DIGITAL ISSUES

Menu toggle icon.
Menu toggle icon.

A Title at Both Ends

This article was originally published in Showsight Magazine, March 2014 issue.

 

A Title at Both Ends

Here is a saying that a balanced dog has a title at both ends. This is true for many people who finish a Champion and then say, “What am I going to do now?” Well, there are many possibilities. Deciding which sport you would like and, most importantly, what your dog would like, could take some experimentation, especially if you are committed to training a Tibetan breed. In the early 70s, I trained my first Lhasa Apso, Bo-Jangles, to compete in AKC obedience. He was not a conformation dog, but he was from the first litter I had ever bred and I wanted him to be a part of Lhasa history. We trained with the Poodle Club of Greater New York and there were days when I thought we would never make it as the Poodles learned so quickly and my Lhasa was only going to learn at his speed. Methods of training were a bit harsh and we were taught to do leash pops, ear pinches, and rough corrections if the need arose. At that point, I had no idea about training and really knew nothing about the Lhasa Apso.

I think Bo-Jangles got his CD just to please me because he had no joy in his performances but we were devoted to each other. At this point, I had my first show dog and had bred her and my interest turned to conformation. Fast-forward 40 years, many Champions later, 2 knee replacements, serious spinal surgery and I am now older… much older. I was retired and I had one dog, Aleck, who won the Best in Show at the National Specialty in 2001 and we were just sitting at home looking at each other. I got to thinking; since I really can’t handle in the show ring anymore maybe Obedience is the way to go. There was a very good obedience school in my area, so I signed up for some classes. Aleck and I walked in and we were surrounded by Goldens, Labradors, Pitbulls, nothing but big dogs and my heart sank. But we keep going and I was thrilled to be learning a new way to train a dog. The methods have changed to positive reinforcement of behaviors and soon Aleck was doing some exercises really well. So I asked my instructor if she thought Aleck would be ready to compete at our next National Specialty. Always an optimist, she said, “Of course he will and he will do very nicely.”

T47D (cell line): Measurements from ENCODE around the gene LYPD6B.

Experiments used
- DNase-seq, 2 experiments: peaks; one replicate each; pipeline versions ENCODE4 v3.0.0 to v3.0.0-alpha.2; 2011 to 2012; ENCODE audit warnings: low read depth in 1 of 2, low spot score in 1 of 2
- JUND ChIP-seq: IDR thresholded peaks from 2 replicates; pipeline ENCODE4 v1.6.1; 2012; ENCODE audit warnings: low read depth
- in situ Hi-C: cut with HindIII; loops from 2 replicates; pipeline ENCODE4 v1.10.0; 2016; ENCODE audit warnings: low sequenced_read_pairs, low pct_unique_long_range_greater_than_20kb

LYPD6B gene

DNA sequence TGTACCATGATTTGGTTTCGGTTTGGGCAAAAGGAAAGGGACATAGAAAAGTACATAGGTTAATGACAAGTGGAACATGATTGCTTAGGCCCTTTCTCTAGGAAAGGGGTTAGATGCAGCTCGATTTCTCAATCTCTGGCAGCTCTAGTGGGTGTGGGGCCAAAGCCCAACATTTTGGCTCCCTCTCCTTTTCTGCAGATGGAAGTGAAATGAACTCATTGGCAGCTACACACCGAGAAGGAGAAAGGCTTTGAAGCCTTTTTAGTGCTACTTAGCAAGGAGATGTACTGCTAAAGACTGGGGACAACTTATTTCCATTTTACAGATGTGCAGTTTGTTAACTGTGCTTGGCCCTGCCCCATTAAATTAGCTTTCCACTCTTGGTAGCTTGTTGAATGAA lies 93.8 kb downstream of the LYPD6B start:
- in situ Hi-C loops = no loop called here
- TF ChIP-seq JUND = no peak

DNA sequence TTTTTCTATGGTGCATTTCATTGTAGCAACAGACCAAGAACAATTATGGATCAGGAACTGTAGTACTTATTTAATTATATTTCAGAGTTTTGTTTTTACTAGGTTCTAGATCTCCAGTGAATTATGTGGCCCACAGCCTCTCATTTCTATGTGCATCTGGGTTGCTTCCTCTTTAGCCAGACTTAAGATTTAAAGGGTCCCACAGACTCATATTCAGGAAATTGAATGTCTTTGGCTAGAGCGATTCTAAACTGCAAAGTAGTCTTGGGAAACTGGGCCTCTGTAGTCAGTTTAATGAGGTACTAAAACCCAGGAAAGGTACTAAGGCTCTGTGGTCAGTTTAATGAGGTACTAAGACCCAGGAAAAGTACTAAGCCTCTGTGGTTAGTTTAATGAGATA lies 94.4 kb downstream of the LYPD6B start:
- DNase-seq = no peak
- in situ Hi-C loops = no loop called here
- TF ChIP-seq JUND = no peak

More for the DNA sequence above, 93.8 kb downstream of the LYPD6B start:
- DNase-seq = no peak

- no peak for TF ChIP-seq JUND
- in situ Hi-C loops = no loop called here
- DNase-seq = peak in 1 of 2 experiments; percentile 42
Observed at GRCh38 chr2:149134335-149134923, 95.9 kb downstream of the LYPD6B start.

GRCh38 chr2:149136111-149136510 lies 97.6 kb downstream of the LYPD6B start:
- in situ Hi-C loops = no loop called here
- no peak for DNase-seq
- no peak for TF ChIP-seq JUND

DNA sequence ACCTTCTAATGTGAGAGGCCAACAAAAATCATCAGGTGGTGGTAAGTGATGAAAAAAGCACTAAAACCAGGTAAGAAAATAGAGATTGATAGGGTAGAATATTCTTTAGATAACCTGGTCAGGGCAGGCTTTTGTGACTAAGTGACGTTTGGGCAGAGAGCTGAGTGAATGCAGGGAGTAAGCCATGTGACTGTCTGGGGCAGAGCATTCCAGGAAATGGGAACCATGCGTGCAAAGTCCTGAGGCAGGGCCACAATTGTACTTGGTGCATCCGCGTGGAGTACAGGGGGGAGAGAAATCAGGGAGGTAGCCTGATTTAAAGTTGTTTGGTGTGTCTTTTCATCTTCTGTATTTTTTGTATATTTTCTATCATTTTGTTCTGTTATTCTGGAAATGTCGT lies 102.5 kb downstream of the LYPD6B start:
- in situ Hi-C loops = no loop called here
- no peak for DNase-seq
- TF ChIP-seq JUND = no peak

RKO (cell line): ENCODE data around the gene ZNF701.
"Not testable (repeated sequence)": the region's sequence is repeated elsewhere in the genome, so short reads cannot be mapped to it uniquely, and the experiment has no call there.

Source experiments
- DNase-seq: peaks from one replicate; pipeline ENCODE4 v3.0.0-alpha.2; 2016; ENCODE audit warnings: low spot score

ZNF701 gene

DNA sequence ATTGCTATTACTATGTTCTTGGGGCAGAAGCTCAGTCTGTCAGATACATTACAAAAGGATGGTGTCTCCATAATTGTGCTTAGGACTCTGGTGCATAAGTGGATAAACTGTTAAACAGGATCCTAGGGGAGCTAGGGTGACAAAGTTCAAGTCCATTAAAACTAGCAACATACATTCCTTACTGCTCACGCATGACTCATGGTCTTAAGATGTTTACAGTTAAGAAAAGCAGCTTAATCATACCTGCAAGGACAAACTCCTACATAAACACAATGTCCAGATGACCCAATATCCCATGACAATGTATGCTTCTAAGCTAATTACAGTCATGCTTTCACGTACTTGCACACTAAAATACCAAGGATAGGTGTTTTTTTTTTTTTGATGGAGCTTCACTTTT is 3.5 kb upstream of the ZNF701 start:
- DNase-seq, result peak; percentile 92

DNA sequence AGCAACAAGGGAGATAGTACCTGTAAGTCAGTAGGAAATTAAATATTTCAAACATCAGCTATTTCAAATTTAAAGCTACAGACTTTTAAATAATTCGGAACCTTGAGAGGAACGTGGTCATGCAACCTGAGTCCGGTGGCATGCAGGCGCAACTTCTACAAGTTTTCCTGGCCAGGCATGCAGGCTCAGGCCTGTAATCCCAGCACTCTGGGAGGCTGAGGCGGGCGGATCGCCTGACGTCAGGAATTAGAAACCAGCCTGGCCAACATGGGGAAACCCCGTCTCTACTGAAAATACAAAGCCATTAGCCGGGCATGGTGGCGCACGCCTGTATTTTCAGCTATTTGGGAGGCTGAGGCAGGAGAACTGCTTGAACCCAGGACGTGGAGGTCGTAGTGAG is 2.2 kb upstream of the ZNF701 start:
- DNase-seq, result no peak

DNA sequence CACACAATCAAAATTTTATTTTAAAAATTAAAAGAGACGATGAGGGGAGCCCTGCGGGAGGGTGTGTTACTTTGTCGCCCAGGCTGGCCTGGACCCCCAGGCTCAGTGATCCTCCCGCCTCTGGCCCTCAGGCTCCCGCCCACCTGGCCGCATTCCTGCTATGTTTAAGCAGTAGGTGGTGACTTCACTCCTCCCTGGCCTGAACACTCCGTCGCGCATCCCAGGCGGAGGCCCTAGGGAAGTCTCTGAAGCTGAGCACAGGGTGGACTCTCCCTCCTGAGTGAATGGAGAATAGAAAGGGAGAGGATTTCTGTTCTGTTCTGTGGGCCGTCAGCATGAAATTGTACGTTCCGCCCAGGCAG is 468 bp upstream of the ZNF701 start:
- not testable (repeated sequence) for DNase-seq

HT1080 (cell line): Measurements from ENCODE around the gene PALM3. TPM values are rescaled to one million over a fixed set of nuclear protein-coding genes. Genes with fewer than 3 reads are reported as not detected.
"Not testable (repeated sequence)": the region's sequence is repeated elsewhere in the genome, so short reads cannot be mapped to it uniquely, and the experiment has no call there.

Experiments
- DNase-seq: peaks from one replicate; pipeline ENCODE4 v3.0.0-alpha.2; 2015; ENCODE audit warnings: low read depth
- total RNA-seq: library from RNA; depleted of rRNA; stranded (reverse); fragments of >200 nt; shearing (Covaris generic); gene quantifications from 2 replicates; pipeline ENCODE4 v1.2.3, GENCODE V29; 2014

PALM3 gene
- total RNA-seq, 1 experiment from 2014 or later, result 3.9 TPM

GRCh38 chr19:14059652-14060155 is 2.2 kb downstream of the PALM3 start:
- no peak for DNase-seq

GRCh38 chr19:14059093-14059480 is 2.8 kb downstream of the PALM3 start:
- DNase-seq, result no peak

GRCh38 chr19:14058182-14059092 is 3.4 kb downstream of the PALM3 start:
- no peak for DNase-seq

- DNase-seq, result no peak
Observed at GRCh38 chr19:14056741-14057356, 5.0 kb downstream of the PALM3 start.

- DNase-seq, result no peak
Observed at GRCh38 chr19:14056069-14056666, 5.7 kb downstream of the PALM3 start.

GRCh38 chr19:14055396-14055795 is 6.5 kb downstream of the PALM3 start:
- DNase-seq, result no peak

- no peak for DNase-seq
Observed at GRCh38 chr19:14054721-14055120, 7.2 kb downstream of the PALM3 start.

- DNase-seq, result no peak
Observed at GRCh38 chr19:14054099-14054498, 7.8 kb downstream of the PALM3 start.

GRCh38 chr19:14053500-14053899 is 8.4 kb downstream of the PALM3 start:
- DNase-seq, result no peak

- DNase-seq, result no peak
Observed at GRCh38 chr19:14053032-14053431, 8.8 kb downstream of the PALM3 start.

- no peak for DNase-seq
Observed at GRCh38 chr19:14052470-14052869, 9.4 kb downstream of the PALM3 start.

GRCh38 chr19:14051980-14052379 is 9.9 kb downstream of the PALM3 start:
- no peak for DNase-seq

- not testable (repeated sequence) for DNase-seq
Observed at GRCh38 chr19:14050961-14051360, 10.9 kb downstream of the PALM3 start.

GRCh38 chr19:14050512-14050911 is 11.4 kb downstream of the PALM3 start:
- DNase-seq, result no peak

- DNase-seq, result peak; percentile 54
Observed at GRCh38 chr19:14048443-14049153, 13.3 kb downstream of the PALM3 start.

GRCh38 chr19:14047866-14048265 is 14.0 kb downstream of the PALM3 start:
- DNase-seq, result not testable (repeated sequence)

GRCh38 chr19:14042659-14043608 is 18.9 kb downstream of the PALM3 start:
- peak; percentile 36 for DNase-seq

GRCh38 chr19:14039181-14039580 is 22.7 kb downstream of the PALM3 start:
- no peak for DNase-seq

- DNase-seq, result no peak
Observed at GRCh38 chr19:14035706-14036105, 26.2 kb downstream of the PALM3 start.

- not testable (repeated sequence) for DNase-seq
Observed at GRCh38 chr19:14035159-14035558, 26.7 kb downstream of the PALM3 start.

Multi Group Winning, Multiple BISS, Multiple HIT National Specialty Winner 2001, National High In Trial 2006, 2008, Champion, ARCHEX Anbara Alasara Smart Aleck, CDX, RE, CD-HCH, CDX-H, RL1X3, RL2X2, RL3X, RLVX, VC (1998-2009) Owned and trained by Bobbie Wood

So we trained and trained but by this time I knew a great deal more about the Lhasa temperament and how they think. Lhasas like to think everything they do is their idea, and as a trainer, you must find ways to convince them that it is more fun to do it your way. They won’t repeat things over and over. Their thought is “I did it last week why do I have to do it again?” But Aleck did do it my way most of the time and he accomplished so much in his short career. He was High in Trial twice at the National Specialty making him the only Lhasa in the history of the breed to win both Best in Show and High in Trial at a National. He got his CDX when he was 10 ½ and was 3 legs short of his Rally RAE title when he died. He also had titles in other venues and had acquired over 20 titles in his lifetime. There are many choices for competition in performance with your dogs. There is Agility, Obedience, Rally, Nosework, and Therapy work. I think anyone who has ever owned a Lhasa knows how empathetic they are when you are feeling low or just not having a good day. Some of them make wonderful therapy dogs. The AKC is now giving a Therapy Dog title for dogs that have accumulated 50 hours of therapy work and many Lhasas are holders of this title. Becky Hughes is a Lhasa Breeder who has been very successful in breeding and training champions and obedience-titled dogs and holds an ALAC Register of Merit in Conformation, Obedience and Rally. She was told “you cannot do obedience with Apsos, especially if you want to do conformation too.”